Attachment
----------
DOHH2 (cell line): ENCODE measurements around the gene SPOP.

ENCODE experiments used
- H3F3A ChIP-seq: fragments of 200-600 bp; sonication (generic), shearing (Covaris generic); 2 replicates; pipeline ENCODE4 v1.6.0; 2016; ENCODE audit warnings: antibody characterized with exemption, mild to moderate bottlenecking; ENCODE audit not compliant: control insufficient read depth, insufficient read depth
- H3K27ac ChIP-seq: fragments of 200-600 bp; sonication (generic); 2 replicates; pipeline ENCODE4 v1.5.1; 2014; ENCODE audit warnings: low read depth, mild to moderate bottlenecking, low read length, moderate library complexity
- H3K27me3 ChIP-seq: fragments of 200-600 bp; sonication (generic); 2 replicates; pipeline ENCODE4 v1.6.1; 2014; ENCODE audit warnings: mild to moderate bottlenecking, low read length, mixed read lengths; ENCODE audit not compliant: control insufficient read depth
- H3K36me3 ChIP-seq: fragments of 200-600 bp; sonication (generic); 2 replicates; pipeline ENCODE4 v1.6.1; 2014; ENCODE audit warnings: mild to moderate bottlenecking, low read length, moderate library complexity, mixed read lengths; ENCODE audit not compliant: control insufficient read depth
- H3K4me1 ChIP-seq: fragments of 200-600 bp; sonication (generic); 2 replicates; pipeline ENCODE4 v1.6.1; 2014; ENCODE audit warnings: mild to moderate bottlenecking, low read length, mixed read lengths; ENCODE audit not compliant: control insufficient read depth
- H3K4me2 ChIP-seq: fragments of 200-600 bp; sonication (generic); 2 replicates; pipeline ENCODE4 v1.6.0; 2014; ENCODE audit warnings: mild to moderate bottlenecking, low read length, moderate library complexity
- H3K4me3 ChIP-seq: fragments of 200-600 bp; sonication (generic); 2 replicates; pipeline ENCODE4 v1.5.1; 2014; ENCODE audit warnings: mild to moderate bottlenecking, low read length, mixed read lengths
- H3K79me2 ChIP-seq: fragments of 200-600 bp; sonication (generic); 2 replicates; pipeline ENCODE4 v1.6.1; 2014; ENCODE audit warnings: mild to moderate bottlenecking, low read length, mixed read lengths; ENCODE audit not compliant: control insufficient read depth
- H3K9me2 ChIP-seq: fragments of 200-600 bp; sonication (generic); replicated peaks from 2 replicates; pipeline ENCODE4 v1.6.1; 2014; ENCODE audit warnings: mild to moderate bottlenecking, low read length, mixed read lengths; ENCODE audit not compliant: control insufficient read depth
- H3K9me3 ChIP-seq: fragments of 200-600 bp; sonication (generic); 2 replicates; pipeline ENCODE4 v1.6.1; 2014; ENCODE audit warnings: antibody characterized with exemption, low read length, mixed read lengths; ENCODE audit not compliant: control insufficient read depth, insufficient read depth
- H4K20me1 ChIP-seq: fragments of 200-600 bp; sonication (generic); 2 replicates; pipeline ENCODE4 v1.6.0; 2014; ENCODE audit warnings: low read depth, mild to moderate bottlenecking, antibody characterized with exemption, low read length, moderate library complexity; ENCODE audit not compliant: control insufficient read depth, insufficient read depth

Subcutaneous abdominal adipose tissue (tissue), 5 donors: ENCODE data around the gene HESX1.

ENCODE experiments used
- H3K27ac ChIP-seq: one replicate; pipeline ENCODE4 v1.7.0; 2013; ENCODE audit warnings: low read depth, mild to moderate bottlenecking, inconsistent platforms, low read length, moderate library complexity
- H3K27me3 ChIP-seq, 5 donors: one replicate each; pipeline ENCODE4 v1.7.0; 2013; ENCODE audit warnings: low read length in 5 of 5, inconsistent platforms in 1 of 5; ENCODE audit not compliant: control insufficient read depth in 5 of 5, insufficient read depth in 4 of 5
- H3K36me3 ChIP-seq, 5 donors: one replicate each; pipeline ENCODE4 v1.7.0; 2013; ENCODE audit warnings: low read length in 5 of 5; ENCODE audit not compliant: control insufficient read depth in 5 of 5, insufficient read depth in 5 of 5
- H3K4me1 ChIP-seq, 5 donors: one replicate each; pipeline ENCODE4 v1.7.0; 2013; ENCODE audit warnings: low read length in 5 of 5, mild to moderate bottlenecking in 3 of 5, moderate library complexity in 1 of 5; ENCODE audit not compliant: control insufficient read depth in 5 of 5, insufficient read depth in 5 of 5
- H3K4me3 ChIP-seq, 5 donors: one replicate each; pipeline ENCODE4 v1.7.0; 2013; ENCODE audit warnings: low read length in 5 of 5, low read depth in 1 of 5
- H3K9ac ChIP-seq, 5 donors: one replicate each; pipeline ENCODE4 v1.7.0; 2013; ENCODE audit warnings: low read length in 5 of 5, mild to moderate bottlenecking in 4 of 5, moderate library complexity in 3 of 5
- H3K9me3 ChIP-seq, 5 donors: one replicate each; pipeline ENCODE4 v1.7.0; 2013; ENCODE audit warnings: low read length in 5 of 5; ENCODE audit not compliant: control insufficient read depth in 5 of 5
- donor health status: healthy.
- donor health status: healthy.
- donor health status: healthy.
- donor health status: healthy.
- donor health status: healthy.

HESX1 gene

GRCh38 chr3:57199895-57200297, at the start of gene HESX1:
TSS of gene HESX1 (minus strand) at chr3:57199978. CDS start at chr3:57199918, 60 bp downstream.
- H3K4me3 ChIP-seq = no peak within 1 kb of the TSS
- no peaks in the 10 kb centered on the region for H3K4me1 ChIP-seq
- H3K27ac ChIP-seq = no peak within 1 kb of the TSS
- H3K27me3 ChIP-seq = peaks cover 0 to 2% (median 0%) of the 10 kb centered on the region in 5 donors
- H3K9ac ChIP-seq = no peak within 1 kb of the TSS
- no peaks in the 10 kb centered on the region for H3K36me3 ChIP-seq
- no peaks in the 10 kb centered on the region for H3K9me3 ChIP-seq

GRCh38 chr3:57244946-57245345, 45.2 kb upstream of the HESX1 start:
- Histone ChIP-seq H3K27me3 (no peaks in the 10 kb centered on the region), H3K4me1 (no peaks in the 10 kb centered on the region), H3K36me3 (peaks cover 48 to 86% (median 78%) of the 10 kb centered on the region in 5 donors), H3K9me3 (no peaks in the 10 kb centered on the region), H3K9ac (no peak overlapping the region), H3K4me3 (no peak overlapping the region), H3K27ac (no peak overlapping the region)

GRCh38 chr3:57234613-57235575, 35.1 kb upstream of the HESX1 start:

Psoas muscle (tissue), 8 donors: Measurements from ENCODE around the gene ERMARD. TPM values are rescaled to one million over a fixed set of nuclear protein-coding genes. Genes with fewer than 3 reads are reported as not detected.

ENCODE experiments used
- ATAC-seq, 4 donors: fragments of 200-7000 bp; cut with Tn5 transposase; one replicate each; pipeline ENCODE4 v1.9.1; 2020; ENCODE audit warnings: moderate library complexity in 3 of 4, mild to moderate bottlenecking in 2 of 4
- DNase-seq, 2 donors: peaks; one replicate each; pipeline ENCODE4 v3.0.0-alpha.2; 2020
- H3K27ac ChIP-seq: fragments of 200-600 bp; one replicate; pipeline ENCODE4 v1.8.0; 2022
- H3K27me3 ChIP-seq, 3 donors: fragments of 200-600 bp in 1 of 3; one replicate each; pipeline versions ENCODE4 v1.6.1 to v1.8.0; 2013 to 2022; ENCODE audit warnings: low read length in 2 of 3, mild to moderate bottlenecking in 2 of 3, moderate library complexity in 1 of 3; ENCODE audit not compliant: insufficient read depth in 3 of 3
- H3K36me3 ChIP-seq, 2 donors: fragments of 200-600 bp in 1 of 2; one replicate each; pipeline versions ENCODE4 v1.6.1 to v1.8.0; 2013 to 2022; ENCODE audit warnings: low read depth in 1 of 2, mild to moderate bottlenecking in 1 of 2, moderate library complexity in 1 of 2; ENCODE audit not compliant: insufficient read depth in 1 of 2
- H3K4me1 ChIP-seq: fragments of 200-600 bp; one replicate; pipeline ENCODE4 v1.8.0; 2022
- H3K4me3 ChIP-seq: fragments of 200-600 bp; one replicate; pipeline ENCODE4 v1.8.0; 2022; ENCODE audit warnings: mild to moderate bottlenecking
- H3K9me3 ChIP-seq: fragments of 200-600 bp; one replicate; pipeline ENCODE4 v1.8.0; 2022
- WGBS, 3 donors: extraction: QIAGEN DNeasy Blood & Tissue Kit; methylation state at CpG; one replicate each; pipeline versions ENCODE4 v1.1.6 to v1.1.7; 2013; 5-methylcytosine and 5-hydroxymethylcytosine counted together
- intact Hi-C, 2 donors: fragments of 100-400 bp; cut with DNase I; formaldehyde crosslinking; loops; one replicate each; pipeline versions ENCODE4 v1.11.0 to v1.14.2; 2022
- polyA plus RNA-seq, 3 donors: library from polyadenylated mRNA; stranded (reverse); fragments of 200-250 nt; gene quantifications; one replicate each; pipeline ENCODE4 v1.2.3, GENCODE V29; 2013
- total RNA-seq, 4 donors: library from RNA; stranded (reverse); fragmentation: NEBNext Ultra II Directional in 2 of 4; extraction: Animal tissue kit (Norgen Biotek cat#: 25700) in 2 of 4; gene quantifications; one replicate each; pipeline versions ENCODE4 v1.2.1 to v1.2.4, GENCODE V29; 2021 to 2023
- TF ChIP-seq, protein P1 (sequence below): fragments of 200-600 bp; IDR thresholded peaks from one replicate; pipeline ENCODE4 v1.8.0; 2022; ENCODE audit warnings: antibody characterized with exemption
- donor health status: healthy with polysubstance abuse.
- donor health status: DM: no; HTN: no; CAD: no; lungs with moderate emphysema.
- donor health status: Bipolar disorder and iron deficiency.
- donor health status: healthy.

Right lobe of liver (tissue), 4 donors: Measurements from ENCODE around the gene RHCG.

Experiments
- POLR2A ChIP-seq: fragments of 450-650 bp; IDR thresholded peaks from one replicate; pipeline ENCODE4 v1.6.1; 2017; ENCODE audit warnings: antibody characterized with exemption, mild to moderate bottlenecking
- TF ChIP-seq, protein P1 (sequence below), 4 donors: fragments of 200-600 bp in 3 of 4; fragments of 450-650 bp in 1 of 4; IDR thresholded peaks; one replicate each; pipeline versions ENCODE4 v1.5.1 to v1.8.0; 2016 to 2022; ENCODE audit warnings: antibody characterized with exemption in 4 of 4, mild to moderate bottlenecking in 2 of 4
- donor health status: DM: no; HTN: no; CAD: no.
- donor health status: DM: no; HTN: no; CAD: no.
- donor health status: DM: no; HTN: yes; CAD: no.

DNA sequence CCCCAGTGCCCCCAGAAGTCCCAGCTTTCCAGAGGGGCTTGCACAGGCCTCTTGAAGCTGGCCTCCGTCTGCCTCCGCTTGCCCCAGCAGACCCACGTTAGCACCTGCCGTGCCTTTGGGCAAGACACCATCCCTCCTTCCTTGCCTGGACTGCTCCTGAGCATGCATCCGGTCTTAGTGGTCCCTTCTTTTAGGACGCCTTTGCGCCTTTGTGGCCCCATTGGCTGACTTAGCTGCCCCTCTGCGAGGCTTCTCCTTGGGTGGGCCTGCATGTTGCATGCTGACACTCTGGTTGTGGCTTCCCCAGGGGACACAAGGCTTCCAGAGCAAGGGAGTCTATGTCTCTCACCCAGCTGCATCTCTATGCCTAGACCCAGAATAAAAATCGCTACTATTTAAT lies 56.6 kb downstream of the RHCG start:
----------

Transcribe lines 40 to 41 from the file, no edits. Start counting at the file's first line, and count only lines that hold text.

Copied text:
GRCh38 chr3:57234613-57235575, 35.1 kb upstream of the HESX1 start:

Psoas muscle (tissue), 8 donors: Measurements from ENCODE around the gene ERMARD. TPM values are rescaled to one million over a fixed set of nuclear protein-coding genes. Genes with fewer than 3 reads are reported as not detected.